Transportation Design Facilitated by 3D Modeling and Rendering
By Rob Winslow, Engineer P.E.
Three-dimensional (3D) modeling is far from a recent development in the engineering field. As a 2012 college graduate, I recall several professors stressing the importance of this rapidly developing component of the standard two-dimensional (2D) drafting perspective. At the time, I was enrolled in a Construction Management course and utilizing a type of modeling called Building Information Modeling (BIM). In my course, BIM helped to discover and resolve conflicts for vertical construction such as a mechanical engineer’s HVAC layout interfering with an electrical engineer’s lighting design. Although I never pursued a career in vertical construction, the message was clear; adding the third-dimensional aspect provided the most realistic digital view possible, thus identifying and eliminating potential conflicts.
At WGI, I model transportation projects in 3D using Bentley’s Microstation Corridor Modeling tools from small-scale county intersections to large-scale interstate highway interchanges. After the preliminary horizontal geometry and design are established, our design engineer can proceed to the modeling phase. The design engineer establishes the appropriate rules, and then models are created using templates for various segments of the project. Templates can be as simple or as complex as needed. For example, a template for a two-lane rural road would contain each lane of the road at a given slope, as well as the surrounding features such as a curb, gutter, or a drainage ditch. A more-involved template may contain a dozen lanes at varying slopes with complex features such as superelevation, retaining walls dependent on road height, or lanes converging/diverging. Complex templates contain several “trigger lines” or parts of the template that vary depending on the design (e.g., switching between guardrail or barrier wall along a road). Well-organized templates allow the design engineer to reuse templates for multiple projects and adjust them as the original design changes in lieu of creating a new one. Similar to BIM, Corridor Modeling allows WGI to recognize and resolve potential conflicts early in the design phase, such as vertical clearance under bridges and areas where roads merge or split. The finished product creates a functional 3D model for the engineer or client to inspect all facets of the project.
WGI has taken a step past 3D modeling using rendering software and virtual reality. LumenRT is a rendering software by Bentley, compatible with Microstation, that visualizes projects in a photorealistic environment. Although the design file cannot be changed (e.g., add or subtract lanes or ancillary features of the roadway), LumenRT offers the ability to make graphical changes and add elements to mimic the surrounding area of the project. LumenRT contains extensive libraries of vehicles, pedestrians, flora/fauna, and miscellaneous objects suitable for a variety of engineering projects. Engineers can change the environment to emulate the existing terrestrial features including grass, water, and elevation, even simulating different hours of the day. Users can alter surfaces to create realistic roadways or highlight potential conflict areas (e.g., translucent shapes under bridges to verify vertical clearance requirements).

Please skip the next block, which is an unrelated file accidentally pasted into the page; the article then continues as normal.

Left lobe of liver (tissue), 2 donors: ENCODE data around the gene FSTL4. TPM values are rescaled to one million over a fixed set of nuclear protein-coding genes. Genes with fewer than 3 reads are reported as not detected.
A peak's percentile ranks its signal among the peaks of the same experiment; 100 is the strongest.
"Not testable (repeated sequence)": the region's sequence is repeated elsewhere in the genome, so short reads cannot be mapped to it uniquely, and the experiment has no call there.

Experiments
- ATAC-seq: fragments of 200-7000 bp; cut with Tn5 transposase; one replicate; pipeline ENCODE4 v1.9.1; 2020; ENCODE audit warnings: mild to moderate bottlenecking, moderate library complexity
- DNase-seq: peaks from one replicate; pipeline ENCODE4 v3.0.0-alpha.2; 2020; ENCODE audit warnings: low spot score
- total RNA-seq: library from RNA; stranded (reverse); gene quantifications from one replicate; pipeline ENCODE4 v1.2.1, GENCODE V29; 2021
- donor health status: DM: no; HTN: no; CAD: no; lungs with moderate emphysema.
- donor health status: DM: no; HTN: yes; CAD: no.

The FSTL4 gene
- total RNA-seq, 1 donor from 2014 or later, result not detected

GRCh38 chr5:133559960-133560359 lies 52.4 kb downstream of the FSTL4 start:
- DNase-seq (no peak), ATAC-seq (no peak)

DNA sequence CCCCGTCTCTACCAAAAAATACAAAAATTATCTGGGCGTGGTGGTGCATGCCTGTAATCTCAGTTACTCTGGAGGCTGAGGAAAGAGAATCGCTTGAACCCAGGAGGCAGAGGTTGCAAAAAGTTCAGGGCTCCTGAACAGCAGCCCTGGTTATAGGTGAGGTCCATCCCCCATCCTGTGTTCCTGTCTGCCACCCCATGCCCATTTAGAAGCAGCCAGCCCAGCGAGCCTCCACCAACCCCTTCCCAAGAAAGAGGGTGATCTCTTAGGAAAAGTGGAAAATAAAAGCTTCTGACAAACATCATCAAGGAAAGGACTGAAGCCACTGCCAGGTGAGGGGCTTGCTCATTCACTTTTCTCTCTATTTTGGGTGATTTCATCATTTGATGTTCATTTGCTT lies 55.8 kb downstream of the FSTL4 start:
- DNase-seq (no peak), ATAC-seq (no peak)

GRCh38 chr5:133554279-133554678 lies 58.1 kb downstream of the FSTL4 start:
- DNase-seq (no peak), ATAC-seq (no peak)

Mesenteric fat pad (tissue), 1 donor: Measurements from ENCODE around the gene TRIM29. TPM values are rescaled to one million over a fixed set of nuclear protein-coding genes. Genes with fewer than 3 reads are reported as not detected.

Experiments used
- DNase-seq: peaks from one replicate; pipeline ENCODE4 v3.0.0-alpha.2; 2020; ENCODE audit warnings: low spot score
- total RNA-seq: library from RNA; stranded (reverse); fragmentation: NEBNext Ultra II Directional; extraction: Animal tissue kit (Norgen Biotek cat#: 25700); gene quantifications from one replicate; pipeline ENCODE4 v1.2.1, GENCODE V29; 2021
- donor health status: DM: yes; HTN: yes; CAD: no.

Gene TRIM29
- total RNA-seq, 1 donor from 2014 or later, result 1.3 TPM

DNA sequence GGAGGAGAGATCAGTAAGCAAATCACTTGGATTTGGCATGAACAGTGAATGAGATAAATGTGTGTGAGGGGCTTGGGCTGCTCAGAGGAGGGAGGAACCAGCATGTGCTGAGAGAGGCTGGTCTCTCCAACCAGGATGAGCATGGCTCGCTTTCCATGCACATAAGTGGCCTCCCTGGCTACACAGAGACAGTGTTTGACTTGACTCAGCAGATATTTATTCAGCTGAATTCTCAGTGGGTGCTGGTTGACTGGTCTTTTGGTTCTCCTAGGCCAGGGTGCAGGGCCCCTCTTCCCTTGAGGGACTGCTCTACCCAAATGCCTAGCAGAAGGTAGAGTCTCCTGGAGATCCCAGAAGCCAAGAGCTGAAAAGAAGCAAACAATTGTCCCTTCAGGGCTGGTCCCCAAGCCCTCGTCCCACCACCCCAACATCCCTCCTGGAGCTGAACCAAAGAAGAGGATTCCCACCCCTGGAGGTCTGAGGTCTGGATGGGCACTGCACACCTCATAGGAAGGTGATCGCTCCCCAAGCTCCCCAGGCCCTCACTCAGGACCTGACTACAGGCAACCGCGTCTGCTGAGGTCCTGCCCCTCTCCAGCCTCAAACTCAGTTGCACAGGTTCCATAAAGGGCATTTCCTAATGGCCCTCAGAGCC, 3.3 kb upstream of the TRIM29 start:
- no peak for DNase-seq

The most important advantage of using LumenRT is the ability to create high-quality in-house graphics. Engineering staff can pinpoint exactly what we want to show and produce graphics ourselves, eliminating the need for third-party contractors. Not only is this a huge cost saving, it also gives the project manager more flexibility to highlight portions of the project that he or she believes could influence WGI’s potential to win a pursuit. LumenRT users can take screenshots and videos anywhere within the software environment by flying around to various locations. The videos can be viewed with a Samsung Gear VR headset, giving clients a real perspective of the project by seeing it in an immersive setting.
Additional programs, such as Context Capture, allow for more accurate depictions of the surrounding features a project manager may want to distinguish. Context Capture uses photogrammetry to take real-time images and convert them into a 3D model. The model can be brought into Microstation to estimate distances and visualize present-day conflicts. Compatible with LumenRT, these models serve as an enhanced 3D graphic to bring another level of realism to transportation projects.
Integrating Corridor Modeling, LumenRT, and other advanced software programs into traditional roadway projects has provided WGI a chance to stand out amongst the competition and deliver exceptional projects to clients. As the industry moves toward requiring 3D models, WGI will be well-versed in both marketing and designing projects using a wide variety of engineering software. The result will be a smoother design process, and fewer construction problems, meeting the transportation needs of Florida and other states.
John Thomas (Senior Engineer Intern/Transportation) and Kali Carroll (Engineer Intern/Structural) contributed to this article.